Weight-loss surgery has proven to be a boon for some people who find that the speedy reduction in pounds also helps improve related health issues such as diabetes.
Sleep apnea is another disorder that can be improved by weight loss — but it’s not a guaranteed cure.
That's the conclusion of a recent study that found that weight-loss surgery may not always completely eradicate symptoms for those who suffer from the condition, in which people stop breathing frequently during sleep for as long as a minute or more, resulting in poor sleep quality. Excess weight promotes extra tissue in the upper airways, narrowing air passageways and triggering apnea.
The study, published in the Aug. 15 issue of the Journal of Clinical Sleep Medicine, tracked 24 patients for a year following bariatric surgery. On average, they went from having a body mass index of 51 to 32. Although some reported a reduction in severity of their apnea, the majority still had residual symptoms.
"There are tremendous benefits to weight loss," says lead author Dr. Christopher Lettieri, chief of sleep medicine at Walter Reed Army Medical Center in Washington, D.C. "One is the improvement of severity of sleep apnea, but some people with sleep apnea will have a persistence of the disease." Other studies have suggested that weight loss does improve apnea symptoms; one, in the journal Sleep in 2007, found that symptoms improved markedly after a two-year follow-up after weight-loss surgery.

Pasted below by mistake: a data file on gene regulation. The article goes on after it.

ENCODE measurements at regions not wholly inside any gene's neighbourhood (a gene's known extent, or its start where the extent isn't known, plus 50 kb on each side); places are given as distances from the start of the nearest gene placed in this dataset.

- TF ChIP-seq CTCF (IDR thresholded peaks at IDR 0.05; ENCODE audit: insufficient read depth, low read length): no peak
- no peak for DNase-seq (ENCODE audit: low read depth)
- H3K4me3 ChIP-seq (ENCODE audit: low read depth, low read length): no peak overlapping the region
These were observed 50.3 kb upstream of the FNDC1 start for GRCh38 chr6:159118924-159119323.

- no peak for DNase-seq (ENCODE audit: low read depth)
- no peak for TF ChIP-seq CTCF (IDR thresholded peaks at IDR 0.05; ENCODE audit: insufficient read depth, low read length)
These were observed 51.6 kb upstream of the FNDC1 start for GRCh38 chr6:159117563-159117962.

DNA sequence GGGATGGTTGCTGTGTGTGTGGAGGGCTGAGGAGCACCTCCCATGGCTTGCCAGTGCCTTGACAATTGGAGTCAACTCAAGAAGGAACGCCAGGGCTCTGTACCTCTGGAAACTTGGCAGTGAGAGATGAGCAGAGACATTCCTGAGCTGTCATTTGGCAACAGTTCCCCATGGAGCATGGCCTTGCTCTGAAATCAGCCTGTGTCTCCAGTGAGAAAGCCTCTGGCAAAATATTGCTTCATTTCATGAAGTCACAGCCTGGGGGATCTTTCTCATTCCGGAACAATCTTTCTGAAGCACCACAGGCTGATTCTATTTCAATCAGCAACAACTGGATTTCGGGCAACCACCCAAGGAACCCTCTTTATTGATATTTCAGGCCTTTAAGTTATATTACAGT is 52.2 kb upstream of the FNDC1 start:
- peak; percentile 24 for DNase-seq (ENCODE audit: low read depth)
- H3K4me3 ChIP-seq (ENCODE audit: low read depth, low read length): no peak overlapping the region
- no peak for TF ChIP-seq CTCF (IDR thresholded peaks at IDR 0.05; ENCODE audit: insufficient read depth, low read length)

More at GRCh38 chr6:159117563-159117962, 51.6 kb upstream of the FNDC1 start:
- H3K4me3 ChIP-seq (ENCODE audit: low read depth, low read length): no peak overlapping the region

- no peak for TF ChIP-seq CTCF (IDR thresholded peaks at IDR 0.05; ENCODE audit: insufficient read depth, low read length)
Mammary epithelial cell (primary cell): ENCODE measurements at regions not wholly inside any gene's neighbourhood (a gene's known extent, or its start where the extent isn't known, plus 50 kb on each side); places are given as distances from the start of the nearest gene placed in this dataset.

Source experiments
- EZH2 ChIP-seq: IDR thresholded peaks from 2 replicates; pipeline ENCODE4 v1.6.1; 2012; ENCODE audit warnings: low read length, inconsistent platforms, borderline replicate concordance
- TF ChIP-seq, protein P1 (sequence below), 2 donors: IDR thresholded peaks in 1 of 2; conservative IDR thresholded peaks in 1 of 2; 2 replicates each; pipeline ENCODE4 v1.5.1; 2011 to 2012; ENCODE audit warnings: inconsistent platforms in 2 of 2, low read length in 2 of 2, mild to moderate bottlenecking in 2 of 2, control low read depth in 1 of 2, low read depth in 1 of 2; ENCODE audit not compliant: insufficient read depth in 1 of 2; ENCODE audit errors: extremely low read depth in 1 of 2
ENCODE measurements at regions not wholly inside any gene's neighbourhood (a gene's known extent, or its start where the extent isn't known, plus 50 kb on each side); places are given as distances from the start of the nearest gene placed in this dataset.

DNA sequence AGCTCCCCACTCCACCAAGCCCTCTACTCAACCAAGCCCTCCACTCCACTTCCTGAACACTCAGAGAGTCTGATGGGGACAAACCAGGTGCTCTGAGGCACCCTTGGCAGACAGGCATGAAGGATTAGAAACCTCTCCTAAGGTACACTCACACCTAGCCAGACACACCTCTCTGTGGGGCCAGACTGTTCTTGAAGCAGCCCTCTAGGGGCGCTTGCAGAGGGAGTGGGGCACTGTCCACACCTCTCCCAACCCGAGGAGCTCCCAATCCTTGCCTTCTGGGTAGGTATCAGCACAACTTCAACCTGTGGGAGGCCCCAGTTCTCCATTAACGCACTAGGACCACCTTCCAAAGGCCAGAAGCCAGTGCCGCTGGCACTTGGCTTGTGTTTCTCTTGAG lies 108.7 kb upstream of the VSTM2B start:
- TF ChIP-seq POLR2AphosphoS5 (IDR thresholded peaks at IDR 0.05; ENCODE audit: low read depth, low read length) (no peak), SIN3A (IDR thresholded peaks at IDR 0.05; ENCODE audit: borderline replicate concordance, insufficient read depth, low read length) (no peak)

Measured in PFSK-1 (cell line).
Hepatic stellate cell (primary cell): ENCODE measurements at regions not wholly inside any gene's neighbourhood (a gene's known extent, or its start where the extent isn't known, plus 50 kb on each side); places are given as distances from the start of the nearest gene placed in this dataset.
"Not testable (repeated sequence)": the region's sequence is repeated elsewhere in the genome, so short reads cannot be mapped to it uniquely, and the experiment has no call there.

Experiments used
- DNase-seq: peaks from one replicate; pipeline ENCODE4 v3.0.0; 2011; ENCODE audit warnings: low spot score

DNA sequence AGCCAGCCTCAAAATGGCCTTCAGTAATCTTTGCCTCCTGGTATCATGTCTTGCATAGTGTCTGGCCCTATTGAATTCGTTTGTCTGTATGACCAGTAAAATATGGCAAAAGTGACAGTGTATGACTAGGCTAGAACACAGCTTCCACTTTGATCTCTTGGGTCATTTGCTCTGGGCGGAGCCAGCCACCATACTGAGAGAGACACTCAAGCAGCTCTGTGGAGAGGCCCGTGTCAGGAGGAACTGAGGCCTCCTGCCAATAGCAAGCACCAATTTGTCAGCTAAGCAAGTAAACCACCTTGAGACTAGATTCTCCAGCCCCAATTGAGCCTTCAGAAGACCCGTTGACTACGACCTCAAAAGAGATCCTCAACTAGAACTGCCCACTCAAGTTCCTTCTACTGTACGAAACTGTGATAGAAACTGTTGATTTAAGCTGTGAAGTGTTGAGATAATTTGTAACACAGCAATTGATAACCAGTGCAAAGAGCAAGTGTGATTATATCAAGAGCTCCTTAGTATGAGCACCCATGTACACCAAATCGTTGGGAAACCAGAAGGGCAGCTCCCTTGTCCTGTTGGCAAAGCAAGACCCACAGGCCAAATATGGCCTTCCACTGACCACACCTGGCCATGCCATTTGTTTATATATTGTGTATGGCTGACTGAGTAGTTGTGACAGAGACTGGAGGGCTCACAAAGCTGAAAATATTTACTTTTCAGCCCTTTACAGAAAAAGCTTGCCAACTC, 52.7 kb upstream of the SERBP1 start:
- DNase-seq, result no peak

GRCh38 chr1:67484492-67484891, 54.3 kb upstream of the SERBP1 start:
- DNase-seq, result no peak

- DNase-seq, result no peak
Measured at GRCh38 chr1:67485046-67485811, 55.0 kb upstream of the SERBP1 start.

The danger, says Lettieri, is in patients assuming that bariatric surgery will cure the condition, or reduce it enough to stop treatment. Some people, he fears, may believe they’re sleeping better, leading them to stop using their CPAP machines, which push air through the body’s airway passages to prevent apnea.
Adds Lettieri, "It doesn’t take away from the fact that you still need to treat it."
-- Jeannine Stein